What is IPv6, the system that has revolutionised the internet?
Google and Facebook switched to the next generation of networking today - but did anyone notice?
MAJOR INTERNET companies and service providers today switched to the next generation of internet networking technology: IPv6. It has been dubbed by Time magazine as "the biggest change to the internet since its inception" – but what exactly is it and did you even notice?
WHAT IS IPV6?
Every device that can access the internet – be it computer, smartphone or tablet – needs an Internet Protocol (IP) address. The naming system for all of these addresses was developed in 1977 and called IP version 4. But due to the limited number of digits made available on the IPv4 system, it is only capable of generating 4.3 million IP addresses.
This might have seemed like enough 35 years ago but with the growth of the internet, the world is already in need of more. According to Forbes, the Asia-Pacific region has already run out of IP addresses, Europe will run out this year, the USA next year, and South America and Africa are expected to run out in 2014.
The IPv6 is a replacement scheme that is capable of generating more than 340 undecillion IP addresses (or 340,282,366,920,938,463,463,374,607,431,768,211,456 to be exact), which will enable more people and devices to connect to the internet.
WHAT HAPPENED TODAY?
While IPv6 has existed for some time, the Internet Society is promoting the World IPv6 Launch Day as a way to encourage companies to make the switch.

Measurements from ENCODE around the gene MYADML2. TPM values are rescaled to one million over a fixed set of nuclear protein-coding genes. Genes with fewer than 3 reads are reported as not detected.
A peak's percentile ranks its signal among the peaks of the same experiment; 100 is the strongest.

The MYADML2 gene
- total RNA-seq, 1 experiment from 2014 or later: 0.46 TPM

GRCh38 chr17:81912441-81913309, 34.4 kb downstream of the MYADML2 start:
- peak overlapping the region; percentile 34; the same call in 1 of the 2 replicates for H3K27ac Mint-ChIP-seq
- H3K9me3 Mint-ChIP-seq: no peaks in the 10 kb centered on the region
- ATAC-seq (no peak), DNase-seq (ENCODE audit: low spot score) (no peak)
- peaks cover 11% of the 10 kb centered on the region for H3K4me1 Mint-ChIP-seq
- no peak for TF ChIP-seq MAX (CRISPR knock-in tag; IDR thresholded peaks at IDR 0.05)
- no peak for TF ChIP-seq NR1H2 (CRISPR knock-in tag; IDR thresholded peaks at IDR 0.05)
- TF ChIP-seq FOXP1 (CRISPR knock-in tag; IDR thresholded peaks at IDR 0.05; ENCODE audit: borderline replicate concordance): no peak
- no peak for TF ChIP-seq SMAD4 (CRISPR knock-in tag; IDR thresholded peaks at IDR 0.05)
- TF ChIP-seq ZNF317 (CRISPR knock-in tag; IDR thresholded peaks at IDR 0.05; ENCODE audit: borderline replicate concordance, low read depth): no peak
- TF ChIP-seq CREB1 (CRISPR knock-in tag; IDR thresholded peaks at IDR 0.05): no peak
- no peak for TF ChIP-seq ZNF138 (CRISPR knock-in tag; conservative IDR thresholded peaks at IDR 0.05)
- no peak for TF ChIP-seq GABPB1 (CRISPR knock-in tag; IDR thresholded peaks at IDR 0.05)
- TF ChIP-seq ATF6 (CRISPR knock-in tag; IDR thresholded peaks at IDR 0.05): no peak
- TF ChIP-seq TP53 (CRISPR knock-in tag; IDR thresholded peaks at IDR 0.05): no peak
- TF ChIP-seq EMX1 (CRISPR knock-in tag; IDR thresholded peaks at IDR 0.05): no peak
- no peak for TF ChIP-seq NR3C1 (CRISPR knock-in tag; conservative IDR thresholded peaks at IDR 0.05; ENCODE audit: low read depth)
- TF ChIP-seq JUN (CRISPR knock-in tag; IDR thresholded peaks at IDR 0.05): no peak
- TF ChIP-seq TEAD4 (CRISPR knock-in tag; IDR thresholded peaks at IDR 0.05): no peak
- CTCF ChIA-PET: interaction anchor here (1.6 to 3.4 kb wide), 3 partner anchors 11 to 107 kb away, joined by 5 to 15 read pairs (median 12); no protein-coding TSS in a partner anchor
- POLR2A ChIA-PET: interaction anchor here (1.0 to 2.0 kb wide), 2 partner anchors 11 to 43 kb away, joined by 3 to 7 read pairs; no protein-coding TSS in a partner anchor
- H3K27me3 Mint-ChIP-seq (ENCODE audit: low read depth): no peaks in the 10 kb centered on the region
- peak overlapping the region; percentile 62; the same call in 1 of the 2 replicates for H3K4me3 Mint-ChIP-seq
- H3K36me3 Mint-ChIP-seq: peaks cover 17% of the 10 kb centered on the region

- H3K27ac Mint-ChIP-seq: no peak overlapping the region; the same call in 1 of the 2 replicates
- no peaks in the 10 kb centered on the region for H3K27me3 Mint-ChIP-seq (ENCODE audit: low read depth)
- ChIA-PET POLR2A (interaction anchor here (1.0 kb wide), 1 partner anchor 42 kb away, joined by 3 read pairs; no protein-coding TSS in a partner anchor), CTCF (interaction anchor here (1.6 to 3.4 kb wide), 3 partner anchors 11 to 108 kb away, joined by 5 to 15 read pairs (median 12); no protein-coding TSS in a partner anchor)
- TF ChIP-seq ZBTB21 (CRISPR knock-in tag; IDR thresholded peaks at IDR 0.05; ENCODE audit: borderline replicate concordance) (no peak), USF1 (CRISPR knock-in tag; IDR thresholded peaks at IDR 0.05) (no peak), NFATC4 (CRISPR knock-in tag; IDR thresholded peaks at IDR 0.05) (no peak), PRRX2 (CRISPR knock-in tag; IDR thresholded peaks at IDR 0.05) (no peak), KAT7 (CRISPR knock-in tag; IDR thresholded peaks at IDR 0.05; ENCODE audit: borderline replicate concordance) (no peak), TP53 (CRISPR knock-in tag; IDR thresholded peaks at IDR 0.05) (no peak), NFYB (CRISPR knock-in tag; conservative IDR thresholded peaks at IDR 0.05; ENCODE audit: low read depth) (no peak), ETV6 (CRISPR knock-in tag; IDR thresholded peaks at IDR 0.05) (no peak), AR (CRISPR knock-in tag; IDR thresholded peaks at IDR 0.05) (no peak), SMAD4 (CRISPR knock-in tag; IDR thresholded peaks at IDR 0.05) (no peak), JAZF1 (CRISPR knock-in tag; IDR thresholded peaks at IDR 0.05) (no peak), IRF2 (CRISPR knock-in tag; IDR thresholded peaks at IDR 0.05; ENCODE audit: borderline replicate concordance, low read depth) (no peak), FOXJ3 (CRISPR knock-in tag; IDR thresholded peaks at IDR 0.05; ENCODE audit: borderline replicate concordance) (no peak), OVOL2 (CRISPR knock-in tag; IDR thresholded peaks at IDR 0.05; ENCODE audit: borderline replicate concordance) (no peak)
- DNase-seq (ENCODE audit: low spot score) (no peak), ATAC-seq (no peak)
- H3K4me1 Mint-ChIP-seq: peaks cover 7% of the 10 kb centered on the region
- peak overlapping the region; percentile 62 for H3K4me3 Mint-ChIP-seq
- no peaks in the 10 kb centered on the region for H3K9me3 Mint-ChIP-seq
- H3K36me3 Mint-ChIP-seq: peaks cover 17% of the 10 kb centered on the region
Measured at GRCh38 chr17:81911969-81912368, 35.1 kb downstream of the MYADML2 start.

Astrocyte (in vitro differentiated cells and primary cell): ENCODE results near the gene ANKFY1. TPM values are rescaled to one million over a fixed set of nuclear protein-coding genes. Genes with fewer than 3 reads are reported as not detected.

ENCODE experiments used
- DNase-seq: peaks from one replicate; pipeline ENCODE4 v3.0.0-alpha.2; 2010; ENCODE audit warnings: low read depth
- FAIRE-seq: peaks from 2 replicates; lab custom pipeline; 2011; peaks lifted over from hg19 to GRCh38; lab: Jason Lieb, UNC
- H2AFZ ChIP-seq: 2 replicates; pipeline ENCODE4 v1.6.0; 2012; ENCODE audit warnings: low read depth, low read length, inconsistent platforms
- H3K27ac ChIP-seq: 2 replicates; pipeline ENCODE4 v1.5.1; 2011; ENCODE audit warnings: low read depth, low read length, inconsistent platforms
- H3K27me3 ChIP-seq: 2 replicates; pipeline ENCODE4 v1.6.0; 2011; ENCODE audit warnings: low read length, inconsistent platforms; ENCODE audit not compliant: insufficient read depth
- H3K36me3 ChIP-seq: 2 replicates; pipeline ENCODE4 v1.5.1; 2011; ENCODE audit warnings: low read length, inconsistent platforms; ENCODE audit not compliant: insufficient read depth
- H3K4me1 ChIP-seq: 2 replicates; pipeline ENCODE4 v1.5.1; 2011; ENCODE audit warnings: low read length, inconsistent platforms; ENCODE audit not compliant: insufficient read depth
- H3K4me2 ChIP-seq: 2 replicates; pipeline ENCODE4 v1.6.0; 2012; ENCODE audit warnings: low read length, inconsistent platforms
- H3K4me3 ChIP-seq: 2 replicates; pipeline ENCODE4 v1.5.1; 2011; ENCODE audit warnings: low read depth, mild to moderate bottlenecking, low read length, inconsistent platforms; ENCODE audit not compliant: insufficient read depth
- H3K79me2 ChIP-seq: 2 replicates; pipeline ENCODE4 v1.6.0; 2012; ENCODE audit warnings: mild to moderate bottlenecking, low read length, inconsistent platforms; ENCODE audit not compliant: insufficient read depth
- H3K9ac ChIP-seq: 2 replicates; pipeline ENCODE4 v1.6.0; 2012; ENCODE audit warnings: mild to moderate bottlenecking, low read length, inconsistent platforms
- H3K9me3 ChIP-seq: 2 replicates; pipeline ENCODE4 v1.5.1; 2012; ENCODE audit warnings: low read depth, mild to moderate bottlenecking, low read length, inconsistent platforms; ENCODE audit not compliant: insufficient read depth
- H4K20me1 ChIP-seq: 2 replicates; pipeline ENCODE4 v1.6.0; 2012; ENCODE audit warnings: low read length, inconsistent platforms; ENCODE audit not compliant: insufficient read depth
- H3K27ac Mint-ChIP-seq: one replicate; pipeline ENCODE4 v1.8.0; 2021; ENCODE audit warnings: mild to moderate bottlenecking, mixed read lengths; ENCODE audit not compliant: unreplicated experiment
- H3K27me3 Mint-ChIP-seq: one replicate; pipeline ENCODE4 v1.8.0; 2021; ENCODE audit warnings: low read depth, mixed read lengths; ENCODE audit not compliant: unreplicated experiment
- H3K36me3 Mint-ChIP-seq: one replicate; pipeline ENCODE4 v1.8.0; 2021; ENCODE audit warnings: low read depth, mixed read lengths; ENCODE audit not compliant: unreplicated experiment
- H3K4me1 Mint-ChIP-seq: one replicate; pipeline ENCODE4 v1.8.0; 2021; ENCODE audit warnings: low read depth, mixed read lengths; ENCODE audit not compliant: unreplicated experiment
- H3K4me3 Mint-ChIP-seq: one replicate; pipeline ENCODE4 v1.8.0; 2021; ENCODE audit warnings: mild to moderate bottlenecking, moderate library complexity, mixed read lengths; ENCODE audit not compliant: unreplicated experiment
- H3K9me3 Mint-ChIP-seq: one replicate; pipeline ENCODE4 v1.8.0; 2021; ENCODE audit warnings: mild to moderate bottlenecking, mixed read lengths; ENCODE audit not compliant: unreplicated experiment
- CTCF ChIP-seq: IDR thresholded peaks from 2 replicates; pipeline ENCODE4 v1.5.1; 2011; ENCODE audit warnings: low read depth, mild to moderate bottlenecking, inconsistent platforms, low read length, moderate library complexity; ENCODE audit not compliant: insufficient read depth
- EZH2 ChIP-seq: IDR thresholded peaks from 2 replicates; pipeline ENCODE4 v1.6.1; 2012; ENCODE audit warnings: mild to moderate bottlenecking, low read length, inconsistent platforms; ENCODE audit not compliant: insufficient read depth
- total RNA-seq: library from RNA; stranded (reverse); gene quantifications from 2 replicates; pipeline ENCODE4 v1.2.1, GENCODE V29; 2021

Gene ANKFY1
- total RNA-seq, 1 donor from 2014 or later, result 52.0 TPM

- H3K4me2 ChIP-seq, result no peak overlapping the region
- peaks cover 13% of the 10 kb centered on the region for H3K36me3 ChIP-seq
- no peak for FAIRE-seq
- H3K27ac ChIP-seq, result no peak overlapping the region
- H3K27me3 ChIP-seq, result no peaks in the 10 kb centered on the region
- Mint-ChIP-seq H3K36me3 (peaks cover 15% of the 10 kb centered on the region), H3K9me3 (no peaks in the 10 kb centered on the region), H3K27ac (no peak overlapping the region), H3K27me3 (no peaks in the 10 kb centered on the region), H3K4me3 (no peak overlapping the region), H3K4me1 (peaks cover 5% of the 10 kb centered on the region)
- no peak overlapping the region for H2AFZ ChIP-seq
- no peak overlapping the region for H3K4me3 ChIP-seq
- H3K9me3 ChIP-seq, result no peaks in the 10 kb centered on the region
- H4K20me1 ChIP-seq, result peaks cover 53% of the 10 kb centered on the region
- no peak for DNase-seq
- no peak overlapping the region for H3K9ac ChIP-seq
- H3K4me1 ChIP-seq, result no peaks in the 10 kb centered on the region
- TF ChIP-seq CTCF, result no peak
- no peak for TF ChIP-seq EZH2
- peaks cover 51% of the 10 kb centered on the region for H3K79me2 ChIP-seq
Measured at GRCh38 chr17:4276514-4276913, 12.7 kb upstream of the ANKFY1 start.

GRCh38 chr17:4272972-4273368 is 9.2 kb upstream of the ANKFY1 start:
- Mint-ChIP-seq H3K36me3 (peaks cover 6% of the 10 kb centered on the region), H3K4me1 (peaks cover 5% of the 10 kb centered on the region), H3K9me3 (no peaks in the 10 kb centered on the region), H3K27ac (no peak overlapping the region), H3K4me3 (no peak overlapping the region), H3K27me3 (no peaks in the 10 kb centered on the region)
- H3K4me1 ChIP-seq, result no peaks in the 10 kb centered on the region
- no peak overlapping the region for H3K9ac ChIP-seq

Major router manufacturers, internet service providers and companies such as Google, Yahoo!, Microsoft (which owns Bing) and Facebook made the switchover at 0.01am today, enabling IPv6 permanently on their hardware.
However, most users won't have noticed anything. This is because the majority of devices have supported IPv6 addresses for several years. If you find your IPv4 address, you are likely to see a longer string of letters and numbers making up the IPv6 address alongside it.
WHAT HAPPENS NEXT?
While trillions of new IP addresses are now possible, it will take a while for smaller companies and websites to make the transition. Both systems will work side-by-side in a 'dual-stack' fashion for the next few years to ensure devices do not stop working.
Mark Lewis, vice president for development for telecommunications firm Interoute, tells the BBC: "The introduction of IPv6 is the IT equivalent of the move from imperial to metric for measurement; the two can run side by side but aren't compatible with each other."
Eventually everyone will switch and as Leslie Daigle, the chief internet technology officer for the Internet Society, tells Forbes: "IPv6 will be 'the new normal'".